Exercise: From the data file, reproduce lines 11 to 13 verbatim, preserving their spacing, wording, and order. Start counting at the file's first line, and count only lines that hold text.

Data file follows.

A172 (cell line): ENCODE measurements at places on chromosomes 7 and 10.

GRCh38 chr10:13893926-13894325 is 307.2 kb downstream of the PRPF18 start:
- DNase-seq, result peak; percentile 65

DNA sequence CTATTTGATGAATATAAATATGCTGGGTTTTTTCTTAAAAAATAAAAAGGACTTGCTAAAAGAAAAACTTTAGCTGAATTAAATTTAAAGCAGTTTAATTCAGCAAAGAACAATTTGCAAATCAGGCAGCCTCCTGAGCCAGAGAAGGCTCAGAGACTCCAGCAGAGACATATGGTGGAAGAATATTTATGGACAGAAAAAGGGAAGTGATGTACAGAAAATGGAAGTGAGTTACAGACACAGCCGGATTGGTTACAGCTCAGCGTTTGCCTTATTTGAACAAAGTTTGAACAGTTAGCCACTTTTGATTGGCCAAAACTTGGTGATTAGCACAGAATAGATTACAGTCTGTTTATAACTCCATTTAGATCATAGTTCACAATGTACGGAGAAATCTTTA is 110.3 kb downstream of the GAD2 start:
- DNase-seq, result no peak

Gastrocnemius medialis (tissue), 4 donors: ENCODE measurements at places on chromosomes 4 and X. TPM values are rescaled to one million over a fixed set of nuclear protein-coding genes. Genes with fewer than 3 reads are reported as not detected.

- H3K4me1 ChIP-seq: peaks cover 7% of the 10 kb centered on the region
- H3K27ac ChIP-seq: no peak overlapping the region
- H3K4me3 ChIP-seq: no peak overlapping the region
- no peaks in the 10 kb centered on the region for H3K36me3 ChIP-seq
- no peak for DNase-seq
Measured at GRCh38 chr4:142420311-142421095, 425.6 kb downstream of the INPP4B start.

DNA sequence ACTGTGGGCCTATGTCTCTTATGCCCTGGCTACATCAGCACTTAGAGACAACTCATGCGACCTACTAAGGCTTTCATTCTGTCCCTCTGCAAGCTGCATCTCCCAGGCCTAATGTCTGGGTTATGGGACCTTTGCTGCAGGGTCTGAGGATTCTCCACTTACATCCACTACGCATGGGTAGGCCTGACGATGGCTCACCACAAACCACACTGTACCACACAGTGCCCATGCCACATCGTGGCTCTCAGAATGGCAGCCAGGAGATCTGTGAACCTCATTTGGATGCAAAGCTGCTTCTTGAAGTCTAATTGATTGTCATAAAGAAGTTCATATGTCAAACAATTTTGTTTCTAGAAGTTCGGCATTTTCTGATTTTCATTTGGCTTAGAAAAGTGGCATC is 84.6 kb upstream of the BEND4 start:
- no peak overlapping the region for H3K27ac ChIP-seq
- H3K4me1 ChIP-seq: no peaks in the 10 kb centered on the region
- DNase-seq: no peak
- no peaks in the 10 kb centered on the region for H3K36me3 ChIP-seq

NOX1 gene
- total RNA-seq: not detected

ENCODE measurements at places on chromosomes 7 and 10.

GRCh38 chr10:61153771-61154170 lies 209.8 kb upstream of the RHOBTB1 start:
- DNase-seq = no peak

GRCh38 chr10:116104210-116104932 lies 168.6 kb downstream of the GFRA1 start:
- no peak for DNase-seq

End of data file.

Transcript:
- no peak for DNase-seq
Measured at GRCh38 chr4:142420311-142421095, 425.6 kb downstream of the INPP4B start.

DNA sequence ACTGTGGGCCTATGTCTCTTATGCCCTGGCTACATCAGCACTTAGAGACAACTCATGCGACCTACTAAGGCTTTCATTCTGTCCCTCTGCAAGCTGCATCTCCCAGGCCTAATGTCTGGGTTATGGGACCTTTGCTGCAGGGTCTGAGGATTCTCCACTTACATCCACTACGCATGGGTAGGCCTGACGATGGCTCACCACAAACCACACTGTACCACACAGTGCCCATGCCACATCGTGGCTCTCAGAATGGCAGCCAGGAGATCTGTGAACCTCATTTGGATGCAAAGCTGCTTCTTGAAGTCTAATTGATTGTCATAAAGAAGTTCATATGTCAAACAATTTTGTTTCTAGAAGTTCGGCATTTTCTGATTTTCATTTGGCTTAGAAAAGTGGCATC is 84.6 kb upstream of the BEND4 start: